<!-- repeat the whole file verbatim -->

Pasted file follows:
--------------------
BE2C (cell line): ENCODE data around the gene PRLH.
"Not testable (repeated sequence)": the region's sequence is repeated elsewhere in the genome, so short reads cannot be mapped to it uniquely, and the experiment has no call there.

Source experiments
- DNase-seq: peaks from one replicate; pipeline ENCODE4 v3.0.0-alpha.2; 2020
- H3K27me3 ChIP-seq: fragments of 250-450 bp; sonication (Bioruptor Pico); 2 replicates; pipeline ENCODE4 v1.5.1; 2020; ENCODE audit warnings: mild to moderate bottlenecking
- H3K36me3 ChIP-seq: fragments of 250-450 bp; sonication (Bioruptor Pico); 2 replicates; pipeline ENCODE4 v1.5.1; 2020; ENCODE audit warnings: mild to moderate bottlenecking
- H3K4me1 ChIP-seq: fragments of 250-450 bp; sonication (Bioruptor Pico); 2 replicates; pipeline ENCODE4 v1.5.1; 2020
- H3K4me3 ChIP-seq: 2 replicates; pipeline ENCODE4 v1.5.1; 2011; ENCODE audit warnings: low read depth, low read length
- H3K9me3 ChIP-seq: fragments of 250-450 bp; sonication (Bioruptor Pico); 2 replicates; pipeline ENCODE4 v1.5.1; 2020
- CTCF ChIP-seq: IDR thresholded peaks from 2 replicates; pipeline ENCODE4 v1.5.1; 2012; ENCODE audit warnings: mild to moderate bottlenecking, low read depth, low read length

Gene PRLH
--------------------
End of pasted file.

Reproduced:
BE2C (cell line): ENCODE data around the gene PRLH.
"Not testable (repeated sequence)": the region's sequence is repeated elsewhere in the genome, so short reads cannot be mapped to it uniquely, and the experiment has no call there.

Source experiments
- DNase-seq: peaks from one replicate; pipeline ENCODE4 v3.0.0-alpha.2; 2020
- H3K27me3 ChIP-seq: fragments of 250-450 bp; sonication (Bioruptor Pico); 2 replicates; pipeline ENCODE4 v1.5.1; 2020; ENCODE audit warnings: mild to moderate bottlenecking
- H3K36me3 ChIP-seq: fragments of 250-450 bp; sonication (Bioruptor Pico); 2 replicates; pipeline ENCODE4 v1.5.1; 2020; ENCODE audit warnings: mild to moderate bottlenecking
- H3K4me1 ChIP-seq: fragments of 250-450 bp; sonication (Bioruptor Pico); 2 replicates; pipeline ENCODE4 v1.5.1; 2020
- H3K4me3 ChIP-seq: 2 replicates; pipeline ENCODE4 v1.5.1; 2011; ENCODE audit warnings: low read depth, low read length
- H3K9me3 ChIP-seq: fragments of 250-450 bp; sonication (Bioruptor Pico); 2 replicates; pipeline ENCODE4 v1.5.1; 2020
- CTCF ChIP-seq: IDR thresholded peaks from 2 replicates; pipeline ENCODE4 v1.5.1; 2012; ENCODE audit warnings: mild to moderate bottlenecking, low read depth, low read length

Gene PRLH